Protocol

The general workflow for the trifoliate orange hydroponic system is shown in Figure 2 . Step by step instructions for setting up our hydroponic system are described in the following sections. Critical points and important notes are also annotated where appropriate.

Figure 2
– Simplified trifoliate orange hydroponics growth method. Flow chart outlining the timeline and the key steps in the process. Timing (in bold) on right of arrows indicate time between steps (d = days). Images on right-hand panel show setup of seed germination and representative images of seedling plants.

Seed germination

1) The seeds of trifoliate orange were selected and then rinsed repeatedly in distilled water to remove sediment and floating seeds. Then the seeds were soaked in distilled water for 30 min.

NOTE (for future application): If the storage time of seeds are too long, the seeds have to be soaked in 35-40 °C warm distilled water for 1 h, then soaked in cold distilled water overnight.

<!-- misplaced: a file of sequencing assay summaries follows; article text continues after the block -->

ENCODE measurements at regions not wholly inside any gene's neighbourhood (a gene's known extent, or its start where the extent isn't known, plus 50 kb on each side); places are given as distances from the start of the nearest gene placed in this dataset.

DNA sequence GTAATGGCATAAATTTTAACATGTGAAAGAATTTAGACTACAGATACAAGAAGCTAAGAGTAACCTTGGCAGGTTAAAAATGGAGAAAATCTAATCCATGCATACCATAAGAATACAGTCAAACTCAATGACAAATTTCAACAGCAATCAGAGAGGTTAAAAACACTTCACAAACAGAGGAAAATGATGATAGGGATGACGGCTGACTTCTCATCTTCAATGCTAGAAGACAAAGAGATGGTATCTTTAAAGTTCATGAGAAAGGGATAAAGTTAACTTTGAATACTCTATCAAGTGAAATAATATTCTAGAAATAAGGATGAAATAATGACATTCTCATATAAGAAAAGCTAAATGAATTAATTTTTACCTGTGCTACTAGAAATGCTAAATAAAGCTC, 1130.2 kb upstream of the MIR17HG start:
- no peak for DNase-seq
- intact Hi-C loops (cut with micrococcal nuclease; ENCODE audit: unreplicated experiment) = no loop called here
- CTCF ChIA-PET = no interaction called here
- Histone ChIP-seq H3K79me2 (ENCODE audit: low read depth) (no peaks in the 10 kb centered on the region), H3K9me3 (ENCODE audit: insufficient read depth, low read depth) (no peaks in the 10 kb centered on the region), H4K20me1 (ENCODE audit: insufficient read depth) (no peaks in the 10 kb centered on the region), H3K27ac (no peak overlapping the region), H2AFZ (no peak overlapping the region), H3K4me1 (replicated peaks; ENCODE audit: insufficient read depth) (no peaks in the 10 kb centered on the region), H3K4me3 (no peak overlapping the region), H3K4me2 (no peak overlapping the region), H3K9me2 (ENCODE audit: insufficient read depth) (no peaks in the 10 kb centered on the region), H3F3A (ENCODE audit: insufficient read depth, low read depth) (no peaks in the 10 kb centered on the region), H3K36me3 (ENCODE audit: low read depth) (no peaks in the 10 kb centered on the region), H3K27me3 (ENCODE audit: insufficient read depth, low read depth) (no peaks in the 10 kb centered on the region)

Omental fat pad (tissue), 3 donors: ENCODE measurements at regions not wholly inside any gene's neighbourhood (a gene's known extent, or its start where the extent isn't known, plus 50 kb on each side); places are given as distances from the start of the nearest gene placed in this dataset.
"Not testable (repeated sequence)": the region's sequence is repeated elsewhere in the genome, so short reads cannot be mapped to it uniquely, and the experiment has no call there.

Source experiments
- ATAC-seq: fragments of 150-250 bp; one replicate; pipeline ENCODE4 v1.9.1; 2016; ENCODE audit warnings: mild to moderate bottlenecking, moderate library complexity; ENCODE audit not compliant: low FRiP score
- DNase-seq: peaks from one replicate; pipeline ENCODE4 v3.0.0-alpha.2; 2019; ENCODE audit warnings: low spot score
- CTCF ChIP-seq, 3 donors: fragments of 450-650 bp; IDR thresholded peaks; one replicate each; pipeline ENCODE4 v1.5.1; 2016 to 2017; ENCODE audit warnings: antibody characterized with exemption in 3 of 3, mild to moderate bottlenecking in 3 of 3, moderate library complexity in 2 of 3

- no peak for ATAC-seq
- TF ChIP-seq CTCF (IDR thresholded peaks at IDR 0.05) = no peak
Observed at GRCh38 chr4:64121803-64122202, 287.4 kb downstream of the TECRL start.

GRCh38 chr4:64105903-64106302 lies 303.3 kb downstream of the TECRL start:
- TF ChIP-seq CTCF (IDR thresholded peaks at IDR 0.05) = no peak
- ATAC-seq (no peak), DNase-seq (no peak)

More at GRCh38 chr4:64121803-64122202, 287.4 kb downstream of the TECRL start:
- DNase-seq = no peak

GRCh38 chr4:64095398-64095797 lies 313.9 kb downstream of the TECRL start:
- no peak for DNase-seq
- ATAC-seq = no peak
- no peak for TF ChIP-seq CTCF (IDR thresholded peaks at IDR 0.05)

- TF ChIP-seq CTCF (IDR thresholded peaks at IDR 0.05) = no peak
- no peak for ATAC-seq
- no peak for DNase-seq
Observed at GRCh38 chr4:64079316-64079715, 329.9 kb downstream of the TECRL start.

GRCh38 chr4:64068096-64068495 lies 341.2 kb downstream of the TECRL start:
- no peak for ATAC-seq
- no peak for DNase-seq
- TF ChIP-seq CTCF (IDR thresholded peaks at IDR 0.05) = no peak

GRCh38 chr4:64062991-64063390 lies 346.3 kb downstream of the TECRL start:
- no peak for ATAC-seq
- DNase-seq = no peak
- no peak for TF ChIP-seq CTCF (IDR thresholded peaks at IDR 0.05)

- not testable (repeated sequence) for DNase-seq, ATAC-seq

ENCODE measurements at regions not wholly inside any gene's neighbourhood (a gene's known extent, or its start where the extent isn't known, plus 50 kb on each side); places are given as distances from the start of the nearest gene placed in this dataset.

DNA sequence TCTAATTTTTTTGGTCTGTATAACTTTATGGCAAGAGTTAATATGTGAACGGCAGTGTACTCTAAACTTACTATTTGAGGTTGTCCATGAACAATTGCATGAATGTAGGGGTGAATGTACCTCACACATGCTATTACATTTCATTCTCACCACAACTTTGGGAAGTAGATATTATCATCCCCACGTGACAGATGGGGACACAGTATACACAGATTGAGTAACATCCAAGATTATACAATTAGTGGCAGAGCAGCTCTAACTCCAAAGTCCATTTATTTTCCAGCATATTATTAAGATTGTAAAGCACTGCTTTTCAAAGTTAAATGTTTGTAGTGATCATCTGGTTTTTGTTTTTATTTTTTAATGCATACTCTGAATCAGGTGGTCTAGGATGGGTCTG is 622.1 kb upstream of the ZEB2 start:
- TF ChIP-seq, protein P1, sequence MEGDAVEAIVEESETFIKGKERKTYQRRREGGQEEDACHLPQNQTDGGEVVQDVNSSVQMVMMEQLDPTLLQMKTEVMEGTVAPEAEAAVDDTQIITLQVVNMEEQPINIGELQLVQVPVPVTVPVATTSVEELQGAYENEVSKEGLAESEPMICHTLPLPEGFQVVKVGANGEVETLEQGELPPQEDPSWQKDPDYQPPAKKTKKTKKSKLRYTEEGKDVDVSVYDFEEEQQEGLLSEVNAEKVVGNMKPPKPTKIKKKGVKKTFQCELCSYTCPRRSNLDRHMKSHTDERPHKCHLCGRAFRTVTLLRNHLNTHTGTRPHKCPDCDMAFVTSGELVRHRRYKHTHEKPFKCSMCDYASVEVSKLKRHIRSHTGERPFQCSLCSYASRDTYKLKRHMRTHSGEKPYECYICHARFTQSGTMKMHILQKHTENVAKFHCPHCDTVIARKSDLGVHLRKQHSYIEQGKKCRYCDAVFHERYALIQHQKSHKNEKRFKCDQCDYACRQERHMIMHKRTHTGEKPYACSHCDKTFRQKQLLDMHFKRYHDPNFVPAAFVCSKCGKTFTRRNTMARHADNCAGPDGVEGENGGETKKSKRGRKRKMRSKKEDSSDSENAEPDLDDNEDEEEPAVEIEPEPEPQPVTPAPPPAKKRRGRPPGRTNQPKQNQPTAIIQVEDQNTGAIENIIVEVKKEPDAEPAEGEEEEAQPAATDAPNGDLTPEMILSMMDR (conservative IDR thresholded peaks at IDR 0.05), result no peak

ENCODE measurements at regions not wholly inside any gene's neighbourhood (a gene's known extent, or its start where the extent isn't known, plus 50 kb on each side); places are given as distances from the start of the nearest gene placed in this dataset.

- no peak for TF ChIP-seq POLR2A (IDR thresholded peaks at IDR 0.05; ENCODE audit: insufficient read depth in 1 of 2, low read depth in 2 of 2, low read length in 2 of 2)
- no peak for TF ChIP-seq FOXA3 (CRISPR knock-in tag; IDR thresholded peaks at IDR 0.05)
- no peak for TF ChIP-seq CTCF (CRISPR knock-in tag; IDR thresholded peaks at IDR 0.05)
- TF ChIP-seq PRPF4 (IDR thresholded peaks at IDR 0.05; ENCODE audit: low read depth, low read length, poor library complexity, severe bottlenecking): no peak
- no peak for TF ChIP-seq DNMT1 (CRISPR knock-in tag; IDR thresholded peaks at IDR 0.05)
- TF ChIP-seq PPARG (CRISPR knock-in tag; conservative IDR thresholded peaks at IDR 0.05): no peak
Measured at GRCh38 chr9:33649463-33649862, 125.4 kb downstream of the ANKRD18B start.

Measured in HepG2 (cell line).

2) Selected trifoliate orange seeds were surface-sterilized in a 5 % sodium hypochlorite solution for 15 min and 70 % ethanol for 1.5 min, followed by thorough washing in distilled water.

3) The seeds were placed on a porcelain tray with moistened gauze and transferred to an incubator at 30 °C in the dark with 75 % relative humidity. Then they were moistened every day with distilled water till seed germination.

NOTE (for future application): The incubator should be cleaned up and surface-sterilized with 70 % ethanol before seed pregermination. The porcelain tray and gauze should also be sterilized. Before moistening the seeds, distilled water must be preheated in an incubator for at least 1 h.

Seedling culture

1) After germination, the seeds were transferred into 14 L plastic soil-growth pots (20 plants per pot) filled with vermiculite.

NOTE (CRITICAL POINT): Often, trifoliate orange seeds will germinate in one week, but most seeds will germinate 10-15 days after pre-germination. Therefore, in order to obtain more uniform seedlings, those seeds which fail to germinate within 10-15 days after pre-germination should be abandoned.

NOTE: Vermiculite should be sterilized in 121 °C for 30 min before being used to germinate the seeds. Vermiculite was selected as the seedling media because it is easy to clean up. Thus, there was no contamination of the nutrient solution when the seedlings were transferred to a hydroponics container.